Thursday, November 24, 2011

callvirt

The first release of the .NET Framework was about 10 years ago (13 February 2002). How well do you know the framework? Take a look at the following class:

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Simple. A static field, a static method and an instance method. Both methods return the static field. Now, imagine that we have the following in main:

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As you probably noticed, there's an instance call using a null reference. So, the first idea that pops up in your head when someone asks "Will this code throw an exception?" is "Yes, it will! A NullReference exception to be exact". Well, if we compile it and run it using Visual Studio, it will actually throw an exception:

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So, what's the catch? Well, the right answer to the question above is "It depends". If we look at the generated IL, we can see that the compiler emmited the "callvirt" instruction for the instance method:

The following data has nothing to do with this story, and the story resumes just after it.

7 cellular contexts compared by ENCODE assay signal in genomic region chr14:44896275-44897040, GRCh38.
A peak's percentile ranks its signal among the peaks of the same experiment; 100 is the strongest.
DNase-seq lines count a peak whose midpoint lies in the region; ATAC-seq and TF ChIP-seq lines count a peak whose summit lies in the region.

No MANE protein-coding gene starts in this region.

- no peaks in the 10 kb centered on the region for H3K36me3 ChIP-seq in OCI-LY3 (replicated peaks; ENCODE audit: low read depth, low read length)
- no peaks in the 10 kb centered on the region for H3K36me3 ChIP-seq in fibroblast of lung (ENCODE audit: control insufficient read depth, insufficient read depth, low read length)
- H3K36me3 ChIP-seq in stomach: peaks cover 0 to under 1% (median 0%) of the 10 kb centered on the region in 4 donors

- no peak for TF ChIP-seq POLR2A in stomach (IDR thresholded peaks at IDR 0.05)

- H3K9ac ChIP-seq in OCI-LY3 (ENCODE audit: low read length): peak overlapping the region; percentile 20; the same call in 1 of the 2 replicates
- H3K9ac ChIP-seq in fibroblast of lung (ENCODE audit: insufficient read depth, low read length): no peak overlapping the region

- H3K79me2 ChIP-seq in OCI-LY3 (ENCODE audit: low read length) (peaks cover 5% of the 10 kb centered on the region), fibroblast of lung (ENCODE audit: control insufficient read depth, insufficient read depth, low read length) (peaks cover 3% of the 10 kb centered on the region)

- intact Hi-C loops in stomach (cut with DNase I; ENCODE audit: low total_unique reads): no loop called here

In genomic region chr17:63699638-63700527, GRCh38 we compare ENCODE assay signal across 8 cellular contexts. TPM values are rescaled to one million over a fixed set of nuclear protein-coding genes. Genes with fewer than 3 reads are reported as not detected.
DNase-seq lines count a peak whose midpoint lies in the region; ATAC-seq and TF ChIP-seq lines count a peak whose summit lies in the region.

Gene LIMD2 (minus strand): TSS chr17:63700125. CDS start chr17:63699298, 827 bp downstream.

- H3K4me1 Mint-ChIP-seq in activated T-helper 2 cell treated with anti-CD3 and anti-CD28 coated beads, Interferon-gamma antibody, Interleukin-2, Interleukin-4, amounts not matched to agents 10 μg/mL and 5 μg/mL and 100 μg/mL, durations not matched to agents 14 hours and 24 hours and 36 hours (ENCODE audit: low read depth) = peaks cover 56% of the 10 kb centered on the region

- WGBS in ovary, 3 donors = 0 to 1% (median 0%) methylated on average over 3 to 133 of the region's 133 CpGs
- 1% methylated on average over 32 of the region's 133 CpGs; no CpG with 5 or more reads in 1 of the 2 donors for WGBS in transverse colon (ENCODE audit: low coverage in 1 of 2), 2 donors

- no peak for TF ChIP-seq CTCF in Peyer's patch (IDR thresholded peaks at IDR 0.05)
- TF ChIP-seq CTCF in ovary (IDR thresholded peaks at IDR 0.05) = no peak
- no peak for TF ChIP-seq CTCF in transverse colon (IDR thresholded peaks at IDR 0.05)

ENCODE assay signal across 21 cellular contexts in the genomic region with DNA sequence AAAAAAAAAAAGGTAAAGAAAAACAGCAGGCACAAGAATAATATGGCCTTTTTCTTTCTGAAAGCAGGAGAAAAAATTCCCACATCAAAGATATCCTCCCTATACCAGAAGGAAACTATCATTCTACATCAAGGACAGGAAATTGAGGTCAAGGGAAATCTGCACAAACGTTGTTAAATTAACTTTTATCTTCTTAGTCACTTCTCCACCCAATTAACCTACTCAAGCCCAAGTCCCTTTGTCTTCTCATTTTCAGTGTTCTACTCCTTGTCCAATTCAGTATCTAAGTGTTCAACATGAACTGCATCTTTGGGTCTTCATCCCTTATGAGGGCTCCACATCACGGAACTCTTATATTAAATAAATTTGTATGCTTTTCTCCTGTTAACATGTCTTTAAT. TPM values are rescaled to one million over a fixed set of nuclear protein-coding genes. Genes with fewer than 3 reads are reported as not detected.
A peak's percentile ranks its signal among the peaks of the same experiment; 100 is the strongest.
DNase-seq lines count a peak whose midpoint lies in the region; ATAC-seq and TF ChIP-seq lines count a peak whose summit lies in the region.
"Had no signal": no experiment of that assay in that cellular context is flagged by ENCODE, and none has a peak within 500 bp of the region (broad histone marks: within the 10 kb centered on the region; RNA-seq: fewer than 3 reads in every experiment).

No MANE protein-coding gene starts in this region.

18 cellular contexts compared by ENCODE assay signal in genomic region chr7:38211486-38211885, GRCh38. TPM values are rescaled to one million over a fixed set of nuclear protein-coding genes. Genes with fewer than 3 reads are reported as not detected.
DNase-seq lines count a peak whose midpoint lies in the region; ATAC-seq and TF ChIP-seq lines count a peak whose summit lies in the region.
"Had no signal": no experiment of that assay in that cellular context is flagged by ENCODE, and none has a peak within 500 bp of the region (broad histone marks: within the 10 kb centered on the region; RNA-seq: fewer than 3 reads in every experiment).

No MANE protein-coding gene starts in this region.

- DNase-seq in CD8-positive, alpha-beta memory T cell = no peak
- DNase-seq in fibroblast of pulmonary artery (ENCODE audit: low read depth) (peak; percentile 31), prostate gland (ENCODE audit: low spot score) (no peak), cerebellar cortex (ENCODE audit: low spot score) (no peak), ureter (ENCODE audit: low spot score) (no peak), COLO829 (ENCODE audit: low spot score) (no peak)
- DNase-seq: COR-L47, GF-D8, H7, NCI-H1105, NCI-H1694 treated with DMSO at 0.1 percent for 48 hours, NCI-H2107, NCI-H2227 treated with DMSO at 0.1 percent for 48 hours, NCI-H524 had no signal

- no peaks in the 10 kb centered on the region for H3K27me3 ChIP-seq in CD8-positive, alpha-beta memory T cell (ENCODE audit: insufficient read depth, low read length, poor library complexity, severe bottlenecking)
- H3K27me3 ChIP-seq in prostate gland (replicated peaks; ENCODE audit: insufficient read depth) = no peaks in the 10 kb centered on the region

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That's the normal behaviour. The C# compiler emmits a callvirt instruction on every instance method. It does so in order to check for an object reference at runtime (TypeSafety). But, if we write the exact same code in IL and replace the callvirt by a call instruction and compile it using ILASM:

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It works:

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This is because the instance method is only using a static field and, at that point of the code, the type constructor already did it's work and the method works fine. If you look at both the assemblies ("C# Compiled" and "ILASM compiled") in .NET Reflector, both generate the following C# code (Main):

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If you ever get the change to read this, thanks MC.